design psychology

Virtual Reality Teleporting (01-31-20)

People in virtual reality environments regularly teleport from place to place and a team lead by Cherep studied how those movements should take place.  The researchers report that “When teleporting, the user positions a marker in the virtual environment and is instantly transported without any self-motion cues. . . . [for the Cherep-lead study] Locomotion was accomplished via walking or 2 common implementations of the teleporting interface distinguished by the concordance between movement of the body and movement through the virtual environment.

Wayfinding and Personality (01-30-20)

Meneghetti lead a team that tied wayfinding strategies to personality; these findings are especially useful when the personality profile of probable space users is available. The researchers “examine[d] the relationship between people’s self-reported wayfinding inclinations, their preference for certain navigation aids (maps vs. GPS vs. verbal directions), and their personality traits. . . . .

Living in Timber Homes (01-27-20)

Furhapper and colleagues investigated the experience of living in newly-built timber homes.  They conducted a “study [that] included a comparison of the construction types timber-frame (TF) and solid wood (SF), in addition two different ventilation types, controlled vs. window ventilation. . . The emission progression of volatile organic compounds (VOCs) including formaldehyde, was recorded and compared with the subjective well-being of the residents . . . VOC-emissions were initially elevated regardless of construction and ventilation type.

Camouflage Tips (01-24-20)

Only a few designers actually develop camouflage, but learning more about camouflage generally has the potential to be handy in a number of situations/settings.  Smart, Cuthill and Scott-Samuel report in a study (done with human participants) published in the Proceedings of the Royal Society B that “movement doesn't always break camouflage and if an animal needs to move, animals that are unpatterned and use short, fast movements are less likely to be located by predators. . . . Ioan Smart . . .  lead author, said: ‘Our research has shown. . . .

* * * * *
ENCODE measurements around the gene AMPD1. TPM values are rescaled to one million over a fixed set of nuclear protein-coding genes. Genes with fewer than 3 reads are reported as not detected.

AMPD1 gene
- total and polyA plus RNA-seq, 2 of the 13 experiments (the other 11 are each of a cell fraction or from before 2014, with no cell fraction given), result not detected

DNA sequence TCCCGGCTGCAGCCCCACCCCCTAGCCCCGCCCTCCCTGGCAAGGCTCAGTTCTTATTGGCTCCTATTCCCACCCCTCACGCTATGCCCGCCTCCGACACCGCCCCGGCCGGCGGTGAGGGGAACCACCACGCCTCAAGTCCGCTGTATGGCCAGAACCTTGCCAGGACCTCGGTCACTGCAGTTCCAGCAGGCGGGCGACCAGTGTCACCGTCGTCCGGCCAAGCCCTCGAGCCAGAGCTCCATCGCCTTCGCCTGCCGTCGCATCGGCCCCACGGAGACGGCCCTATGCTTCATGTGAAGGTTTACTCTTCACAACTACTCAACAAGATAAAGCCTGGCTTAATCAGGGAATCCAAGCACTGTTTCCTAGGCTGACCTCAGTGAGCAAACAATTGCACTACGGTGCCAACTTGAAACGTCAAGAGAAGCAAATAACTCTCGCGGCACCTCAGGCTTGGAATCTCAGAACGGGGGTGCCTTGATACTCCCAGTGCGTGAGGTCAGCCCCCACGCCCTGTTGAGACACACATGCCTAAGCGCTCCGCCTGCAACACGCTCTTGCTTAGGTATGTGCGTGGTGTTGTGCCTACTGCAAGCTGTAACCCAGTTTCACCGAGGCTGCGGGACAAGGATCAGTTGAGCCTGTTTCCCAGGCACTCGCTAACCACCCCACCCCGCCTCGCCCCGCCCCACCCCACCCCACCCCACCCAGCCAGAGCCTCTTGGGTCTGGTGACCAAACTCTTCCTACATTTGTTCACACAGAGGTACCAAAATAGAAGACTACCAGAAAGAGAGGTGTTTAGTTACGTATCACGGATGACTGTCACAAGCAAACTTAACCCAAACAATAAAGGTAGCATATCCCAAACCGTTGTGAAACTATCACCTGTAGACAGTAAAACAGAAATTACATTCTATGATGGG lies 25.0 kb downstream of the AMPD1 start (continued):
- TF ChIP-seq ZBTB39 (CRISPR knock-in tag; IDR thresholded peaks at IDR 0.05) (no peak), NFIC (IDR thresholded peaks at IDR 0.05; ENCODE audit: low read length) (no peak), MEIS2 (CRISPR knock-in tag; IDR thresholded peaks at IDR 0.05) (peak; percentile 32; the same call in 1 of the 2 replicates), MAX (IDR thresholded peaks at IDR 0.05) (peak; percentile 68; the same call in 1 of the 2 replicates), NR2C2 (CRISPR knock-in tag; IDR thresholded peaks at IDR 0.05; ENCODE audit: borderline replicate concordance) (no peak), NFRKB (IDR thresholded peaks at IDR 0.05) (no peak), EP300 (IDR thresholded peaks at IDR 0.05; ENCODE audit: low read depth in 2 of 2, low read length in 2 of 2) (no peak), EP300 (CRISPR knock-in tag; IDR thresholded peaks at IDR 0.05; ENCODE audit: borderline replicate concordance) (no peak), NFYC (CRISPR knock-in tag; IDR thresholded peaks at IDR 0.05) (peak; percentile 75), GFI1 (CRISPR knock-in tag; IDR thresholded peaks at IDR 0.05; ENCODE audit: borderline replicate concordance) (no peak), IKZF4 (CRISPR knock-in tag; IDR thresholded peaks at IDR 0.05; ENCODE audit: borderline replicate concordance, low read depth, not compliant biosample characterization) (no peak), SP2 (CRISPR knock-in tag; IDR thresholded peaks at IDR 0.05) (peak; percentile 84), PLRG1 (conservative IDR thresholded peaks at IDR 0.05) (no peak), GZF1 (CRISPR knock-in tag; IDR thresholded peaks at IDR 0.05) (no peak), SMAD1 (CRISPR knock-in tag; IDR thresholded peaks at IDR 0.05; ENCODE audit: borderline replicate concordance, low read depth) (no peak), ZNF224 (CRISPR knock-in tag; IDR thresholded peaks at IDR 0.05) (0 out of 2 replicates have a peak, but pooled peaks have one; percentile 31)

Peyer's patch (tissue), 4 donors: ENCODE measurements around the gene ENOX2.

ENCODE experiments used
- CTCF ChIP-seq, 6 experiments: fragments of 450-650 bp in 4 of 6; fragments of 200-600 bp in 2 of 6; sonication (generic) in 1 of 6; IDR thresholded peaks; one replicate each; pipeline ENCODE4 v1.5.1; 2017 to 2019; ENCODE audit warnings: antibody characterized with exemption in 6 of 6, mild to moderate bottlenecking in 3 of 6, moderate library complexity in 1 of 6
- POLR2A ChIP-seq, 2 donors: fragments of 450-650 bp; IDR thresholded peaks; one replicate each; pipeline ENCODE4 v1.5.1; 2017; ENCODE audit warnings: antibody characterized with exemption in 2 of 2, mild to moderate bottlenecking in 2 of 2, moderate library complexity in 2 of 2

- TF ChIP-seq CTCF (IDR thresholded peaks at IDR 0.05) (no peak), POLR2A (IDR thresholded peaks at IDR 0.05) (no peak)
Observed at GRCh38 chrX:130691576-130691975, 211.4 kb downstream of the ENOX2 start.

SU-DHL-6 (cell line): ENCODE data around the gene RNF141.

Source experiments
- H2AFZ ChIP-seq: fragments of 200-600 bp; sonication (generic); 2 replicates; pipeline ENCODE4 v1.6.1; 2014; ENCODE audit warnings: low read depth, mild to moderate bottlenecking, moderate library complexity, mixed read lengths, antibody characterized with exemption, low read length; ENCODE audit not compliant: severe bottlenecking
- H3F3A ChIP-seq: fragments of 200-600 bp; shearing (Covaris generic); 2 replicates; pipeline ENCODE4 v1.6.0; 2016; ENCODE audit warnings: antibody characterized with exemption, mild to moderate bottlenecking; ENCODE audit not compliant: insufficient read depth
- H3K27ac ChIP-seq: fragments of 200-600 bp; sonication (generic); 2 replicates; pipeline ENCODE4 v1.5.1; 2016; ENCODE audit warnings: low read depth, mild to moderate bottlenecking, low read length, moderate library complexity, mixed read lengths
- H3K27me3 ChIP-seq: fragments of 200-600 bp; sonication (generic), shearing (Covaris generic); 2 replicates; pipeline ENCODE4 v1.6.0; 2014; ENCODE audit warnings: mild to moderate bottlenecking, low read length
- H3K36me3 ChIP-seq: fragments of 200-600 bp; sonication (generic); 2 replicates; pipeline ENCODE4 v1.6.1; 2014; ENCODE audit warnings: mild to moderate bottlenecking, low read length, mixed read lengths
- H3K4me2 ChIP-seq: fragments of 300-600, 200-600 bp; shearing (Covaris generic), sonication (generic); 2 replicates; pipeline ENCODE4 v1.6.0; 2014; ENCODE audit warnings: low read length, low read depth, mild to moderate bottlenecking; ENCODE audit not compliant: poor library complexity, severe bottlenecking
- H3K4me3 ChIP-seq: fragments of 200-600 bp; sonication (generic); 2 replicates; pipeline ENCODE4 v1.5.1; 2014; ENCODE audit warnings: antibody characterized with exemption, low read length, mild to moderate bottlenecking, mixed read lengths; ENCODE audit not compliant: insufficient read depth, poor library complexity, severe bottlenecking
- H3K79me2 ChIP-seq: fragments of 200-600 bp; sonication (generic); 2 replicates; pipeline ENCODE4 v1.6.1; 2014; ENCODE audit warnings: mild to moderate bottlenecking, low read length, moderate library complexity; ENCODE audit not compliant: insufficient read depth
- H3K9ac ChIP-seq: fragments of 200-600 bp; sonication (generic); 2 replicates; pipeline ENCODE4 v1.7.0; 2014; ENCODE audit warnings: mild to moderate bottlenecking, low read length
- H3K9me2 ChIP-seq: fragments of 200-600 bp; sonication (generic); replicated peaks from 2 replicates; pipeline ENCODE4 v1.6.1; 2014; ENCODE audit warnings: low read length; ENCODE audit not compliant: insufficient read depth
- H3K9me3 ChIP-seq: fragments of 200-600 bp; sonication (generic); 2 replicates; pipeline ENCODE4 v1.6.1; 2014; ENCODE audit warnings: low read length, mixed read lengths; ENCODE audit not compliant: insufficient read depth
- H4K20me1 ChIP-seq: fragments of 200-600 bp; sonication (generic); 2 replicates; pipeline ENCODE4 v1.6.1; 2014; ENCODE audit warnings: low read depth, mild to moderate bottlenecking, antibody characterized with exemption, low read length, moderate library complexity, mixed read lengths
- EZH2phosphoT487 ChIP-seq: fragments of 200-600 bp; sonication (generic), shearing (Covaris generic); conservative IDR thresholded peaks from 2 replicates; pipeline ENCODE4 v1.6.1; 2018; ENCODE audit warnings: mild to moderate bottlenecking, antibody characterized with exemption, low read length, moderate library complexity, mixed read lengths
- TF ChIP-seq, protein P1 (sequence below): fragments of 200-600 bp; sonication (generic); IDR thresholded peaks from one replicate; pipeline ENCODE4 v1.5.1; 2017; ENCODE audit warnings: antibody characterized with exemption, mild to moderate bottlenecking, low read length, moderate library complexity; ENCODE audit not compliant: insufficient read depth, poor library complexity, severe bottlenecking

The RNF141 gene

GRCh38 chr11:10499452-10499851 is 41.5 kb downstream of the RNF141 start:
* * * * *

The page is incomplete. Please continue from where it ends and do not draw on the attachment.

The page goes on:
Emotions and Assessments (01-23-20)

Gerger and colleagues studied how being exposed to images with more positive or more negative content influences aesthetic assessments.  They “presented emotion primes . . . consisting of either emotional faces or scenes, further subdivided in disgusting, fearful, neutral, or positive emotional content and tested how liking, valence, and arousal ratings of abstract patterns were affected. . . .  primes influenced ratings in an emotion congruent manner in both faces and emotional scenes.

Job Control and Back Pain (01-22-20)

Buruck lead a team that linked job control and chronic lower back pain (CLBP). Job control was described as including decision authority and skill discretion; it is reasonable to tie this definition to comfortable levels of control over the physical work environment, choices of where to work, and similar factors.  Buruck and colleagues learned via a literature review and meta-analysis that “CLBP was significantly positively related to workload . . . and significantly negatively related to overall job control . . . decision authority . . .  and two measures of social support. . .

Colors FOR Nature (01-21-20)

Fondren, Swierk, and Putman investigated links between the colors we wear and how animals who see those colors behave;  expanding the Fondren lead team’s findings to colors used among animals generally seems plausible.  The research trio “tested whether human clothing color affects water anole [lizards] (Anolis aquaticus) behavior at a popular ecotourism destination in Costa Rica. . . .We examined whether clothing resembling the primary signaling color (orange) of water anoles increases number of anole sightings and ease of capture. Research teams . .

Urban Design and Earth-Friendly Behavior (01-17-19)

Researchers have linked urban experiences and green behavior.  A press release from the University of Exeter reports that “People who live in more built up areas and spend less free-time in nature are also less likely to take actions that benefit the environment, such as recycling, buying eco-friendly products, and environmental volunteering. . . .policies to preserve and develop urban green spaces, and support urban populations reconnect with nearby nature, could help meet sustainability targets and reduce carbon emissions.. . . Dr. Ian Alcock . . . said: ‘. . .

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